399th Tactical Missile Wing

Summary

399th Tactical Missile Wing
B-61 MATADOR TRAINING MISSILE - 1954.jpg
TM-61 Matador training missile
Active1943–1944; 1957–1958
Country United States
Branch United States Air Force
Roleheavy bomber, then cruise missile training
Commanders
Notable
commanders
Lewis S. Norman

The 399th Tactical Missile Wing is an inactive United States Air Force unit. The unit was formed in 1985 by the consolidation of two inactive units.

The 399th Bombardment Group was activated in March 1943 and served as an Operational Training Unit, then as a Replacement Training Unit until it was disbanded in March 1944 when the Army Air Forces reorganized its training and support units in the United States.

The 589th Tactical Missile Group was a TM-61 Matador training unit, which served in Florida from 1957 through 1958.

History

Bombardment training

B-24 Liberator as flown by the group

The wing's first predecessor was the 399th Bombardment Group, which was activated at Davis-Monthan Field, Arizona on 1 March 1943, but made two moves the following month, arriving at Wendover Field, Utah on 27 April. The group was composed of the 604th, 605th, 606th, and 607th Bombardment Squadrons. At Wendover, it served as an Operational Training Unit (OTU) for Consolidated B-24 Liberator units until August.[1] The OTU program involved the use of an oversized parent unit to provide cadres to "satellite groups".[2]

The group became a Replacement Training Unit (RTU).[1] Like OTUs, RTUs were oversize units, however their mission was to train individual pilots and aircrews.[2] Following this mission change, the 399th was reassigned from Second Air Force to Fourth Air Force, then moved to March Field, California in December.[1]

However, the Army Air Forces was finding that standard military units like the 399th, which were assigned personnel and equipment based on relatively inflexible tables of organization were not proving well adapted to the training mission. Accordingly, it adopted a more functional system in which each base was organized into a separate numbered unit, which was manned and equipped based on the station's requirements.[3] The 399th Group was disbanded, and along with its elements and supporting units at March was used to form the 420th AAF Base Unit (Bombardment Replacement Training Unit-Heavy).[1][4]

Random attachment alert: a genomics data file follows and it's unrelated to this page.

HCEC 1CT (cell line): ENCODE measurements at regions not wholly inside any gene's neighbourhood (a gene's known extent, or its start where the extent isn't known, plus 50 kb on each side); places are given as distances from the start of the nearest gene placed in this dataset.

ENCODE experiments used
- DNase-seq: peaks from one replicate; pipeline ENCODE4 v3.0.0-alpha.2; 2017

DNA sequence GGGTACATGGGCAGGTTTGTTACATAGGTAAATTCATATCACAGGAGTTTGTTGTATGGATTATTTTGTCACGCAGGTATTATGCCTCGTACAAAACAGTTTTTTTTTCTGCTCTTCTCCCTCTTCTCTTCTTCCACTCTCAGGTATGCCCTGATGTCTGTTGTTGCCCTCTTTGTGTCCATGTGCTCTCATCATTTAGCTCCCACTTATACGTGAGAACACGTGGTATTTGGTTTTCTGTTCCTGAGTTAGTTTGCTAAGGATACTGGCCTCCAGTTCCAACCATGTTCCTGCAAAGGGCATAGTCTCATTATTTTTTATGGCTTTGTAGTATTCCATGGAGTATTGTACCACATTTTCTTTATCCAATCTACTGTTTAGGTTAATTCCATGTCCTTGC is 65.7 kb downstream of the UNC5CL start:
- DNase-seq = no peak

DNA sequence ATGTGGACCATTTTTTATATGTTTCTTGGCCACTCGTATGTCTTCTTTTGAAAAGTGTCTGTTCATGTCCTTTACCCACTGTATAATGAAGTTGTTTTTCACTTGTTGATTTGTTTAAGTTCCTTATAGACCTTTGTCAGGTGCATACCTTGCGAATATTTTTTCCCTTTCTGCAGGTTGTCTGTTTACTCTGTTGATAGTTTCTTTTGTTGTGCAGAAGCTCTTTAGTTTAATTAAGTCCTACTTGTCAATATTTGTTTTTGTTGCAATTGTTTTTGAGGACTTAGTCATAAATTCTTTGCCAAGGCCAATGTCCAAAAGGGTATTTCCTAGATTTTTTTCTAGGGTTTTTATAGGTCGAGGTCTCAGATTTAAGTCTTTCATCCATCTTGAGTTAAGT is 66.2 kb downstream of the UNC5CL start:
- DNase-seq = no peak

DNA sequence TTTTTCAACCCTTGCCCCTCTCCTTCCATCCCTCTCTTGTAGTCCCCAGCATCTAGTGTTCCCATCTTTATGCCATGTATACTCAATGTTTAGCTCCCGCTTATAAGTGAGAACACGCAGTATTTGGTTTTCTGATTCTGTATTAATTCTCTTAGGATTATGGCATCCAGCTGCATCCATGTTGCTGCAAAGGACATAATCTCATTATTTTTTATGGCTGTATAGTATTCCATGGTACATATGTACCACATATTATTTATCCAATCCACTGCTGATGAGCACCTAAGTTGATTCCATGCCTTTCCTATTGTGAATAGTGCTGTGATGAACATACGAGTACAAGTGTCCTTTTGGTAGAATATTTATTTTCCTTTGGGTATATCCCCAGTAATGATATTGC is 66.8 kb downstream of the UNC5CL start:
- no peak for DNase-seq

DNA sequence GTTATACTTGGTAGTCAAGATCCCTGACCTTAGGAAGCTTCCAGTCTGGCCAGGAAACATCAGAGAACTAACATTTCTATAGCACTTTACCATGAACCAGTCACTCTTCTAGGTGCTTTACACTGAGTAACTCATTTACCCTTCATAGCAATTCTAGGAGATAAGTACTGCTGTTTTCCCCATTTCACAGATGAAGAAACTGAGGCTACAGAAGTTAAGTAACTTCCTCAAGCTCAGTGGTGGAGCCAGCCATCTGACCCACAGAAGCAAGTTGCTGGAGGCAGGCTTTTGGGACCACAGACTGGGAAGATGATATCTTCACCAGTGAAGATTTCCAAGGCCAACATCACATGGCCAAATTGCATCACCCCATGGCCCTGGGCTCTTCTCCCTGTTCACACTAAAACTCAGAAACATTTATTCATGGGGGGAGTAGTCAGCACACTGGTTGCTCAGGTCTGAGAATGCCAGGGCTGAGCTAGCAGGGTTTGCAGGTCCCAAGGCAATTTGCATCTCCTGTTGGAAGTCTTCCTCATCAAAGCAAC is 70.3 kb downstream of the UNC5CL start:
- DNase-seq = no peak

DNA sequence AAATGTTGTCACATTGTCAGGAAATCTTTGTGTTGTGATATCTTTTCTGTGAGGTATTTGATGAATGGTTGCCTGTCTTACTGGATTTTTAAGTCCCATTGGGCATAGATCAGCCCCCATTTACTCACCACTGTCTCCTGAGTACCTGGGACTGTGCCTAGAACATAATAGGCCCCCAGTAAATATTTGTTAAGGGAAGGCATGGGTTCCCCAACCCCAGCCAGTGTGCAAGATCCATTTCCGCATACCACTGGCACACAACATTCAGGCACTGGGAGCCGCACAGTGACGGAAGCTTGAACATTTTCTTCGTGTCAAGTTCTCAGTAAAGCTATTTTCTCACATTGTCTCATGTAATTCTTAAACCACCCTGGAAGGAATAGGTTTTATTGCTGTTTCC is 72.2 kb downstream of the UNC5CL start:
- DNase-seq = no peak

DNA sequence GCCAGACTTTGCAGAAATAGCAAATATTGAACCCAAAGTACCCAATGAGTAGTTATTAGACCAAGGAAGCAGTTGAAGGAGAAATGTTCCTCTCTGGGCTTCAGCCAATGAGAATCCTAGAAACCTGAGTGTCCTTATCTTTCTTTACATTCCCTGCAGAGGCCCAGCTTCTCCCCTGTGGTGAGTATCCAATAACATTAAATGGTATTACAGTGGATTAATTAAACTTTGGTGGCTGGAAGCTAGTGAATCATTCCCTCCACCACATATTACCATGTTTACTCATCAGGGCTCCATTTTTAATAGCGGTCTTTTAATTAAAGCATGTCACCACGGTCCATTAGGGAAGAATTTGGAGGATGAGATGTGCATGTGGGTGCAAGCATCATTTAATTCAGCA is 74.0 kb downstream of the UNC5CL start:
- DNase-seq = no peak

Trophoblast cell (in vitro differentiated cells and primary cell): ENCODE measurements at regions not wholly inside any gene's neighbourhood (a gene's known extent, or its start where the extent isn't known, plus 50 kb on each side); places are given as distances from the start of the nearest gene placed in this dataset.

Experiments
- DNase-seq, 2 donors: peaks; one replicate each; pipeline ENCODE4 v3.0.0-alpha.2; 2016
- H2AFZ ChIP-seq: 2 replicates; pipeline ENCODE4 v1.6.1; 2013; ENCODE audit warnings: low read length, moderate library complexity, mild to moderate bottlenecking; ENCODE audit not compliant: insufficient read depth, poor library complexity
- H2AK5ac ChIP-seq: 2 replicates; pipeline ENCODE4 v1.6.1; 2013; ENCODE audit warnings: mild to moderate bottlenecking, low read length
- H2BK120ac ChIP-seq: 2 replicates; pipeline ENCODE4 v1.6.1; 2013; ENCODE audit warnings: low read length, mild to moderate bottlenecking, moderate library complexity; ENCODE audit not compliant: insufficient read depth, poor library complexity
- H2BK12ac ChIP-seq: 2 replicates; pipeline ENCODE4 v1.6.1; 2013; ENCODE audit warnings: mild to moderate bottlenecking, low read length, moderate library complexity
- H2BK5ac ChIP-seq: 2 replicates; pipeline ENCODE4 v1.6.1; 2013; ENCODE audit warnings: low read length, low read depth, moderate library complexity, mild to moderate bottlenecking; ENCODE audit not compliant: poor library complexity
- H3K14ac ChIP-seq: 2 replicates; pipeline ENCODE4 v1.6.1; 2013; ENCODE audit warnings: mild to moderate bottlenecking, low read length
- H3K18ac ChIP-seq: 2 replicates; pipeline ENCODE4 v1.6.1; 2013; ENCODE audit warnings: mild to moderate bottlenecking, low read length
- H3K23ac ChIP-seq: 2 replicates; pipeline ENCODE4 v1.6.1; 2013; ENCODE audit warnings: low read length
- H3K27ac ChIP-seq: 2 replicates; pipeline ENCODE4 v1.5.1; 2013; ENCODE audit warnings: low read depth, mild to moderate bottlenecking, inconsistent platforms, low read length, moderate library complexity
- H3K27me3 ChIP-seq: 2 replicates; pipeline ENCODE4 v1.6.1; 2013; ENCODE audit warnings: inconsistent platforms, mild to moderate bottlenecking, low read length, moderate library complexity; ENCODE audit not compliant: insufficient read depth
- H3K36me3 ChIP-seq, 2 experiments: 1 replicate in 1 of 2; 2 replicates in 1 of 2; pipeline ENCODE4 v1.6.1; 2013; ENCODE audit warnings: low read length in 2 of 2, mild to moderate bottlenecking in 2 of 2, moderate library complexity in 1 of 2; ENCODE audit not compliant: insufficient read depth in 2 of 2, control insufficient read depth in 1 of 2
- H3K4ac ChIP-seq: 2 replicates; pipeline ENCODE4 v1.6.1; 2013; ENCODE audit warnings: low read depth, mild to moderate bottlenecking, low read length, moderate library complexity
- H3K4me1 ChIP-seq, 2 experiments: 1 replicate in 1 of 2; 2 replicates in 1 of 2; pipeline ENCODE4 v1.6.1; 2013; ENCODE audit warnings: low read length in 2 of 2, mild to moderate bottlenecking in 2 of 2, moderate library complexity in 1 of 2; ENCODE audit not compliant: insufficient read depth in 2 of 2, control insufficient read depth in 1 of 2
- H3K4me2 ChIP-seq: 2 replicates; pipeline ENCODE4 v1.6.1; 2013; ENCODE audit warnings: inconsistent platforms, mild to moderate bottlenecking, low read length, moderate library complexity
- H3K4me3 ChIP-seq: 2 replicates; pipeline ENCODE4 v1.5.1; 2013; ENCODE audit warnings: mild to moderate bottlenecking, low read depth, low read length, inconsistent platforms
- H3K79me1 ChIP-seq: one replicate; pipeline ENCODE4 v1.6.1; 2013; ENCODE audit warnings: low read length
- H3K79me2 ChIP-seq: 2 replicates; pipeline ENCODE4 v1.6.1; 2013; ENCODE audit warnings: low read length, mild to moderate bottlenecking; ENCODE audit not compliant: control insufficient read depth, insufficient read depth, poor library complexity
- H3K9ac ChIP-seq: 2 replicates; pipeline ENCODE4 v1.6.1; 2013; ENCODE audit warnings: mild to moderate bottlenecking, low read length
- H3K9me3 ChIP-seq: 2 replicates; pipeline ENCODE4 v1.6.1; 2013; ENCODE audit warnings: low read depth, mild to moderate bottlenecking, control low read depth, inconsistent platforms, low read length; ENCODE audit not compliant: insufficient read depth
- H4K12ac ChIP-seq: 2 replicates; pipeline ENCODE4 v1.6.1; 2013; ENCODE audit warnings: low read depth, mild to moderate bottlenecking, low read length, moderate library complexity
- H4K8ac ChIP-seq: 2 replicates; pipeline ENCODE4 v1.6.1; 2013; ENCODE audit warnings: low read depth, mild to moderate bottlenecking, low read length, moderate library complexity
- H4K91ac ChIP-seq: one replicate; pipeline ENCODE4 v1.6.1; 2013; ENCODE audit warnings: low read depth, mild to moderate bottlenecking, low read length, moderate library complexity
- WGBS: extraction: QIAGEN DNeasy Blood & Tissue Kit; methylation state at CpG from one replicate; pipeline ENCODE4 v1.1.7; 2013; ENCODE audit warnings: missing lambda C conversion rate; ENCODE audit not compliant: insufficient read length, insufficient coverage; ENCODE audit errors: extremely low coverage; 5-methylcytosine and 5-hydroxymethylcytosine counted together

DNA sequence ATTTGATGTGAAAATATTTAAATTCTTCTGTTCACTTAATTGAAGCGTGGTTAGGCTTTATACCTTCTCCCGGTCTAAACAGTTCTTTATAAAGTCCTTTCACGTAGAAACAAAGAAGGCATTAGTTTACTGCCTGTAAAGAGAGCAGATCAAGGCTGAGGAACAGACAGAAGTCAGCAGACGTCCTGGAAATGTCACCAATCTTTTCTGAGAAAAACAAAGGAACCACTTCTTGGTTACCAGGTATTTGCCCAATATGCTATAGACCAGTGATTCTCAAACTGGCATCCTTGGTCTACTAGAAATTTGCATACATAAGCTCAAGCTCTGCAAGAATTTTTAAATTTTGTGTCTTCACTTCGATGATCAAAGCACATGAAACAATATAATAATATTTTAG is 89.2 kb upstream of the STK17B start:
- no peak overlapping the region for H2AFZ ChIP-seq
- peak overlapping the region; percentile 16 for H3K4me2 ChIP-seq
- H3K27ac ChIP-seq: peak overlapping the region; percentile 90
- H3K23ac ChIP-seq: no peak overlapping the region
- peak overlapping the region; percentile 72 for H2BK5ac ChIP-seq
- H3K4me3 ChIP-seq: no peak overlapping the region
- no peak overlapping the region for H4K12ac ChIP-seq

Missile training

The second predecessor of the wing was the 589th Tactical Missile Group, which was activated at Orlando Air Force Base, Florida on 8 March 1957 as a training unit for the TM-61 Matador cruise missile. The group formed part of the 4504th Tactical Missile Wing. In April 1958, the group's missile squadron, the 24th Tactical Missile Squadron was transferred to the 588th Tactical Missile Group, when the 588th's 17th Tactical Missile Squadron deployed to Taiwan independently and plans were developed to deploy the 588th to Osan Air Base, South Korea. Although the 24th engaged in crew training at Orlando, it never received any missiles. The squadron did, however, deploy to Cape Canaveral Air Force Station, where it launched TM-61 Matador missiles under the guidance of the 6555th Guided Missile Squadron. The group was then inactivated on 8 June 58, when its training functions were assigned directly to the 4504th Wing's 4504th Missile Training Squadron.[5]

The 399th Bombardment Group was reconstituted in July 1985 and consolidated with the 589th Tactical Missile Group as the 399th Tactical Missile Wing, but has not been active since.[6]

Lineage

399th Bombardment Group